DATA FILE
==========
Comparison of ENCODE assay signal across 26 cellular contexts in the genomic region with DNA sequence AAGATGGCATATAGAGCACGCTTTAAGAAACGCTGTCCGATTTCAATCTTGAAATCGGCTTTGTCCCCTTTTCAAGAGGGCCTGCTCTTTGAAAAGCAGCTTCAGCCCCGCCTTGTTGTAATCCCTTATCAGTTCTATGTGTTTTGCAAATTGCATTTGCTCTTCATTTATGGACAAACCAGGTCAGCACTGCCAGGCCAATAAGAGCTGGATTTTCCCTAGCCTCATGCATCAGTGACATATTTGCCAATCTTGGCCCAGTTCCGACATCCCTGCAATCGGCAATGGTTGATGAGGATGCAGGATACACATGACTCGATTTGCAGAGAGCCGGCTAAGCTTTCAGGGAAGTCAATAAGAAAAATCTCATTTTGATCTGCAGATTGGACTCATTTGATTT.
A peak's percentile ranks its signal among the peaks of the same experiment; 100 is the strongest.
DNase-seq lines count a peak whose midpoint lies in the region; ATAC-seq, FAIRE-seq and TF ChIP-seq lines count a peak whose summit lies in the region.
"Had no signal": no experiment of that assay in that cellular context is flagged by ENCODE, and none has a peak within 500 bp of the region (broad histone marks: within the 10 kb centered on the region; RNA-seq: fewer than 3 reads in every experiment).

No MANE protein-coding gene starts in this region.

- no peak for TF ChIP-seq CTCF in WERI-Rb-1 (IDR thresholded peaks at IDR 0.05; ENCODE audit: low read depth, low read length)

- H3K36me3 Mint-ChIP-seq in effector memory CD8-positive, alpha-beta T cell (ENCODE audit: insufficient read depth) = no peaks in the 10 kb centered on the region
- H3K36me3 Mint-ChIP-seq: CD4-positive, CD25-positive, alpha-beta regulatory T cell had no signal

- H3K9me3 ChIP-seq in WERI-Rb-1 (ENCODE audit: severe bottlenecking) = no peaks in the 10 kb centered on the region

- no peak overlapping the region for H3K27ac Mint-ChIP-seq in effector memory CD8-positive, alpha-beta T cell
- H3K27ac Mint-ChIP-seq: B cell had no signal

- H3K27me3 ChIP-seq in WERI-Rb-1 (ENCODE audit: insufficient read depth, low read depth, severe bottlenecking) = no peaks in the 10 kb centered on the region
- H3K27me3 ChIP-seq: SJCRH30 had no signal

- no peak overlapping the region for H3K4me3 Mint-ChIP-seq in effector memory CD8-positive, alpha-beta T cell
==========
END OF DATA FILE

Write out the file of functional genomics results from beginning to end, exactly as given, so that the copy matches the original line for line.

Comparison of ENCODE assay signal across 26 cellular contexts in the genomic region with DNA sequence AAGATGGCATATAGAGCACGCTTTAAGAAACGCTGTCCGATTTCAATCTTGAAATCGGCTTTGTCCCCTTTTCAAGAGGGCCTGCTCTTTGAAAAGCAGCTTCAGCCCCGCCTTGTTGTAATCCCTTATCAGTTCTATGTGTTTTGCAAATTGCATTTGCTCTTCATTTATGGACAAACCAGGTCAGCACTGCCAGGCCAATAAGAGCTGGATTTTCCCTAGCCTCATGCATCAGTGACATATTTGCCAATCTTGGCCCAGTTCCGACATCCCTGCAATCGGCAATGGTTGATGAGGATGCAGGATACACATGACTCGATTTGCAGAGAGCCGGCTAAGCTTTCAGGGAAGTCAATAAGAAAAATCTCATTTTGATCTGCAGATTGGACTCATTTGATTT.
A peak's percentile ranks its signal among the peaks of the same experiment; 100 is the strongest.
DNase-seq lines count a peak whose midpoint lies in the region; ATAC-seq, FAIRE-seq and TF ChIP-seq lines count a peak whose summit lies in the region.
"Had no signal": no experiment of that assay in that cellular context is flagged by ENCODE, and none has a peak within 500 bp of the region (broad histone marks: within the 10 kb centered on the region; RNA-seq: fewer than 3 reads in every experiment).

No MANE protein-coding gene starts in this region.

- no peak for TF ChIP-seq CTCF in WERI-Rb-1 (IDR thresholded peaks at IDR 0.05; ENCODE audit: low read depth, low read length)

- H3K36me3 Mint-ChIP-seq in effector memory CD8-positive, alpha-beta T cell (ENCODE audit: insufficient read depth) = no peaks in the 10 kb centered on the region
- H3K36me3 Mint-ChIP-seq: CD4-positive, CD25-positive, alpha-beta regulatory T cell had no signal

- H3K9me3 ChIP-seq in WERI-Rb-1 (ENCODE audit: severe bottlenecking) = no peaks in the 10 kb centered on the region

- no peak overlapping the region for H3K27ac Mint-ChIP-seq in effector memory CD8-positive, alpha-beta T cell
- H3K27ac Mint-ChIP-seq: B cell had no signal

- H3K27me3 ChIP-seq in WERI-Rb-1 (ENCODE audit: insufficient read depth, low read depth, severe bottlenecking) = no peaks in the 10 kb centered on the region
- H3K27me3 ChIP-seq: SJCRH30 had no signal

- no peak overlapping the region for H3K4me3 Mint-ChIP-seq in effector memory CD8-positive, alpha-beta T cell